On Saturday the former Premier of NSW and former Australian Foreign Minister took a walk up Terania Creek, near The Channon.
Mr Carr is now Industry Professor at the Institute for Sustainable Futures UTS (Business and Climate Change). He was accompanied on the walk by a small group including Hugh and Nan Nicholson, Annie Kia of WATER Northern Rivers Alliance, and the Member for Lismore, Janelle Saffin.
Annie Kia said, ‘Yesterday’s walk to the Circle Pool in Terania was both good and sad. Good to walk with champions like Nan and Hugh Nicholson, who, with others, put their bodies on the line to save this extraordinary rainforest.
‘Good to walk with Bob Carr, who last did this walk last in 1986, having created the National Park as Environment Minister in the Wran government. A political leader who understands ecology. Good to walk with our local Member for Lismore Janelle Saffin, who is so very helpful. And to hear ecologist Rob Kooyman describe the Gondwanan lineages that live on in these forests.
‘The sad bit was seeing ancient, majestic giants that burned last year when the unthinkable happened, and fossil-fuelled fire came to the rainforest.’
Bob Carr visits proposed Dunoon Dam site
Yesterday Mr Carr also explored the area threatened by the proposed Dunoon Dam.
On Twitter he said, ‘In the Channon Gorge, crucial part of remaining 1 percent of Big Scrub rainforest. This area set to be demolished for Dunoon Dam is 6 percent of that remaining 1 percent.’
In another tweet Mr Carr said he was, ‘deep in the rainforest of Rocky Creek set to be flooded by Rous Council outside Lismore. Would fit Deputy Premier Barilaro strategy of Net Zero Koalas by 2050.’
On Facebook, the No Dunoon Dam Info group responded by saying, ‘We are very grateful that Bob Carr went into The Channon Gorge today, with Janelle Saffin the Member for Lismore.
‘When Bob heard that Big Scrub Rainforest was threatened, he wanted to come up here to see it. Bob gets the significance of this. When he was Environment Minister in the Wran government, he created the Nightcap National Park in 1983, and soon after walked with Hugh and Nan Nicholson to see the majestic rainforest his government had protected.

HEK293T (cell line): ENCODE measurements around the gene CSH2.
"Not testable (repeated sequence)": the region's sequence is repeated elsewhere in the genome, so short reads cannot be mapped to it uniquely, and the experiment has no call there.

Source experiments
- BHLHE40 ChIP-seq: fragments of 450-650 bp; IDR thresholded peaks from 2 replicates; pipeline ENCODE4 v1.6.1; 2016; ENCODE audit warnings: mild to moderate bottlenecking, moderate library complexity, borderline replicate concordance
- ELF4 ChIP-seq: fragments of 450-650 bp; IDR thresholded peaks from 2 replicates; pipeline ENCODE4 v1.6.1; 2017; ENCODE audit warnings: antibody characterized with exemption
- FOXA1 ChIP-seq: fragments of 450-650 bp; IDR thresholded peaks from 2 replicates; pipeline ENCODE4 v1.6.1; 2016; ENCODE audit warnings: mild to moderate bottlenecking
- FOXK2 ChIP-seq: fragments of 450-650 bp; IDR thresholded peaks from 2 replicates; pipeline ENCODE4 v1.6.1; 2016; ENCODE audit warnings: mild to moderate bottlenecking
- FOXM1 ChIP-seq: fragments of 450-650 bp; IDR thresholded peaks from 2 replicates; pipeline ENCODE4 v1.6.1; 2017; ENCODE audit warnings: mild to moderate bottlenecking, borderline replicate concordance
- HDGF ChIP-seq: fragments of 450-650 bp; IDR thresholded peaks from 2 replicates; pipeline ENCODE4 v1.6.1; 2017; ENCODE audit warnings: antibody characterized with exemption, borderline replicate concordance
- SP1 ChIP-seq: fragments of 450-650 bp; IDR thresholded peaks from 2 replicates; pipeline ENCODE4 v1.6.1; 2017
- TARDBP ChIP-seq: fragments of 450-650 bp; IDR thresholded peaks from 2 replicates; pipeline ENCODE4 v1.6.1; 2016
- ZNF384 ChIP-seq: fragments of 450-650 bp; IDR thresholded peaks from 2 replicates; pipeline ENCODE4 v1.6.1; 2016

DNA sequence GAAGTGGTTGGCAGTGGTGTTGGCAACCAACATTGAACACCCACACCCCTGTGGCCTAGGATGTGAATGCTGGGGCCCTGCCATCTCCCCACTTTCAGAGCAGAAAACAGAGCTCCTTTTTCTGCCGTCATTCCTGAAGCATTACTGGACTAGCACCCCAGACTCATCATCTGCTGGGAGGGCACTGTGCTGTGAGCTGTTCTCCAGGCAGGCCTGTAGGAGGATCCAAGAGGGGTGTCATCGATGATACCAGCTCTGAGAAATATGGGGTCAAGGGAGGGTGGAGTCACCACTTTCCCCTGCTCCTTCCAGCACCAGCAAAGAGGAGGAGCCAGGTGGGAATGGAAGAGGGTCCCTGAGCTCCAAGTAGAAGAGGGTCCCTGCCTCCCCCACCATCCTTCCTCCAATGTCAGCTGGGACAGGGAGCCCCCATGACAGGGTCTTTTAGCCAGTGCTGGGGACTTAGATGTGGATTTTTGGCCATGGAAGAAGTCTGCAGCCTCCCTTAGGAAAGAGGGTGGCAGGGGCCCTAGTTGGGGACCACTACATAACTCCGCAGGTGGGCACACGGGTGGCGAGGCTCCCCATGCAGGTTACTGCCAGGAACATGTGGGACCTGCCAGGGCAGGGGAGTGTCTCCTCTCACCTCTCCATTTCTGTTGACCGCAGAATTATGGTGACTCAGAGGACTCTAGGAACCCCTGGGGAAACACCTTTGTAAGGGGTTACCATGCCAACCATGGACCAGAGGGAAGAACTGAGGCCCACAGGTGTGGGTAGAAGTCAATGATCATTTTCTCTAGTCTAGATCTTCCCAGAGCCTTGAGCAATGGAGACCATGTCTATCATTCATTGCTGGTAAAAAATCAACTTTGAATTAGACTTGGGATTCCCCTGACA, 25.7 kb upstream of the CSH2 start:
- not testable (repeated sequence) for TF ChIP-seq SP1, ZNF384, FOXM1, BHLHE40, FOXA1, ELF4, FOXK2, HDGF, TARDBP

‘Yesterday he repeated that walk with Hugh and Nan to the Circle Pool in Terania to see impacts from unprecedented fires due to global warming.
‘Today he came into The Channon Gorge, with Janelle. Warm thanks to both of them for their willingness to see this place first hand, and for their help.’
Time to ReThink Water?
WATER Northern Rivers Alliance is a community organisation representing six community groups.
They recently launched their website, with a statement from representative Simon Clough calling on Rous County Council to rethink water.
‘It’s time for Rous County Council to hit the pause button on its drive to approve construction of the huge Dunoon Dam,’ said Mr Clough.
‘Water security is a critical issue to industry, businesses and households, Australia’s peak water services association explicitly warns that new dams are “high risk investments”. Experts say water security is achieved by having a mix of supply options, including some that don’t need rain, such as purified recycled water, or green-powered desalination.’
Mr Clough said the proposal for a new $240,000,000 dam on the same creek as the existing dam is going down the wrong track.
‘It will make our community vulnerable, not resilient because of the impacts of climate change. We need to heed what the experts are saying.’
According to WATER Northern Rivers Alliance, major concerns about the dam have not changed since 1995 and 2014 when the dam was rejected.
Important Aboriginal heritage would be obliterated by flooding and the dam would destroy approximately 60 hectares of lowland rainforest, comprising 6% of the remaining 1% of the Big Scrub, unable to be replaced by environmental ‘offsets’.
The Alliance has called for Rous County Council to stop the dam and ReThink Water, based on what the Water Services Association of Australia and other experts recommend.
They say there should be public presentations from external experts on innovation in water management and site visits by engineers from Water Sensitive Cities projects such as Warrnambool Roof Water Harvesting.
They have also called for serious investigation of rainfall-independent projects, conducted by experts in these technologies.
‘We are at a crossroads,’ said Mr Clough. ‘We can expect worsening droughts as our climate heats up. We need to create a resilient water system, rather than adding to drought vulnerability with last century’s dam.
‘We are a very creative region. If we have the vision and commitment, we can create a water system fit for the 21st century’, he said.
Mr Clough urged people curious to learn more about alternatives to the Dunoon Dam to find how things got to this point, and why we need to ReThink Water.
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